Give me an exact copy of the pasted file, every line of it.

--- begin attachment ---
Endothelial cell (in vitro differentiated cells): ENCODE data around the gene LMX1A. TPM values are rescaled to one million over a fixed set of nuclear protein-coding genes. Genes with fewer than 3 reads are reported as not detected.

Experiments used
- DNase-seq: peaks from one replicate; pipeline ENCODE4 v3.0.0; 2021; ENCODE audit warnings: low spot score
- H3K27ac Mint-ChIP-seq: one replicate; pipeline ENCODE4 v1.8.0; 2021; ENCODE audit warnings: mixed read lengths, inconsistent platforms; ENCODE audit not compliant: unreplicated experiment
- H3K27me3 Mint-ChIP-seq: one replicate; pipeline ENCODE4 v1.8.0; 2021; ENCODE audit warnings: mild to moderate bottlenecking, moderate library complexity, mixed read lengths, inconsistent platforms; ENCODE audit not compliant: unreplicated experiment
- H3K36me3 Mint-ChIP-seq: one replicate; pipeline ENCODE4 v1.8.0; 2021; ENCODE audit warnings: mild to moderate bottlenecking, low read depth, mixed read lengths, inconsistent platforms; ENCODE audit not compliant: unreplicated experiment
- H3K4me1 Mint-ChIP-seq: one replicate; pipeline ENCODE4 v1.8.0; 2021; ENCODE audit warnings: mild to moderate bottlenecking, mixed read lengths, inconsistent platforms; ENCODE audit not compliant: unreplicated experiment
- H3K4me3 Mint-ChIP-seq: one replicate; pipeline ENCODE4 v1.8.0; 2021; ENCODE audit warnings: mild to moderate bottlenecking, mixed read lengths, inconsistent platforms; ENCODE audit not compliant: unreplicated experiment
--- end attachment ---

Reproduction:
Endothelial cell (in vitro differentiated cells): ENCODE data around the gene LMX1A. TPM values are rescaled to one million over a fixed set of nuclear protein-coding genes. Genes with fewer than 3 reads are reported as not detected.

Experiments used
- DNase-seq: peaks from one replicate; pipeline ENCODE4 v3.0.0; 2021; ENCODE audit warnings: low spot score
- H3K27ac Mint-ChIP-seq: one replicate; pipeline ENCODE4 v1.8.0; 2021; ENCODE audit warnings: mixed read lengths, inconsistent platforms; ENCODE audit not compliant: unreplicated experiment
- H3K27me3 Mint-ChIP-seq: one replicate; pipeline ENCODE4 v1.8.0; 2021; ENCODE audit warnings: mild to moderate bottlenecking, moderate library complexity, mixed read lengths, inconsistent platforms; ENCODE audit not compliant: unreplicated experiment
- H3K36me3 Mint-ChIP-seq: one replicate; pipeline ENCODE4 v1.8.0; 2021; ENCODE audit warnings: mild to moderate bottlenecking, low read depth, mixed read lengths, inconsistent platforms; ENCODE audit not compliant: unreplicated experiment
- H3K4me1 Mint-ChIP-seq: one replicate; pipeline ENCODE4 v1.8.0; 2021; ENCODE audit warnings: mild to moderate bottlenecking, mixed read lengths, inconsistent platforms; ENCODE audit not compliant: unreplicated experiment
- H3K4me3 Mint-ChIP-seq: one replicate; pipeline ENCODE4 v1.8.0; 2021; ENCODE audit warnings: mild to moderate bottlenecking, mixed read lengths, inconsistent platforms; ENCODE audit not compliant: unreplicated experiment